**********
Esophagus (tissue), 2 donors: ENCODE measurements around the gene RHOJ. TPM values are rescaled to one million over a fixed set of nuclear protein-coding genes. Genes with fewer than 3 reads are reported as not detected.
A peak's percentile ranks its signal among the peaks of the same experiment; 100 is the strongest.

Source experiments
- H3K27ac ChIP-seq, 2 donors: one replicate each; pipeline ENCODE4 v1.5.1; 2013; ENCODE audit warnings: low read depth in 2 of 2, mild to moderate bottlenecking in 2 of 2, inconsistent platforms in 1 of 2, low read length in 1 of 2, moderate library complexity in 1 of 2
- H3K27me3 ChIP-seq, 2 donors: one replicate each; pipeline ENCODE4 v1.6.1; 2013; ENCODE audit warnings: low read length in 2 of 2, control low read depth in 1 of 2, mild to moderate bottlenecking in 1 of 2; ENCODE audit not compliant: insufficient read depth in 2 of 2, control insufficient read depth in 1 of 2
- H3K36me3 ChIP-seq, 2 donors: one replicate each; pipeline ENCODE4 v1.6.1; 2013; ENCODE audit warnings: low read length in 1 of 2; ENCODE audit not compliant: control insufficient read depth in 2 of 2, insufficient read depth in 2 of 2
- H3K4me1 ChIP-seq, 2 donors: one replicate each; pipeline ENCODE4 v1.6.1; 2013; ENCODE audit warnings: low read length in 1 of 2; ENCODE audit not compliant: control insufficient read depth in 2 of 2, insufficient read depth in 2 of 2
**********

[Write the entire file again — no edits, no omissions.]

Esophagus (tissue), 2 donors: ENCODE measurements around the gene RHOJ. TPM values are rescaled to one million over a fixed set of nuclear protein-coding genes. Genes with fewer than 3 reads are reported as not detected.
A peak's percentile ranks its signal among the peaks of the same experiment; 100 is the strongest.

Source experiments
- H3K27ac ChIP-seq, 2 donors: one replicate each; pipeline ENCODE4 v1.5.1; 2013; ENCODE audit warnings: low read depth in 2 of 2, mild to moderate bottlenecking in 2 of 2, inconsistent platforms in 1 of 2, low read length in 1 of 2, moderate library complexity in 1 of 2
- H3K27me3 ChIP-seq, 2 donors: one replicate each; pipeline ENCODE4 v1.6.1; 2013; ENCODE audit warnings: low read length in 2 of 2, control low read depth in 1 of 2, mild to moderate bottlenecking in 1 of 2; ENCODE audit not compliant: insufficient read depth in 2 of 2, control insufficient read depth in 1 of 2
- H3K36me3 ChIP-seq, 2 donors: one replicate each; pipeline ENCODE4 v1.6.1; 2013; ENCODE audit warnings: low read length in 1 of 2; ENCODE audit not compliant: control insufficient read depth in 2 of 2, insufficient read depth in 2 of 2
- H3K4me1 ChIP-seq, 2 donors: one replicate each; pipeline ENCODE4 v1.6.1; 2013; ENCODE audit warnings: low read length in 1 of 2; ENCODE audit not compliant: control insufficient read depth in 2 of 2, insufficient read depth in 2 of 2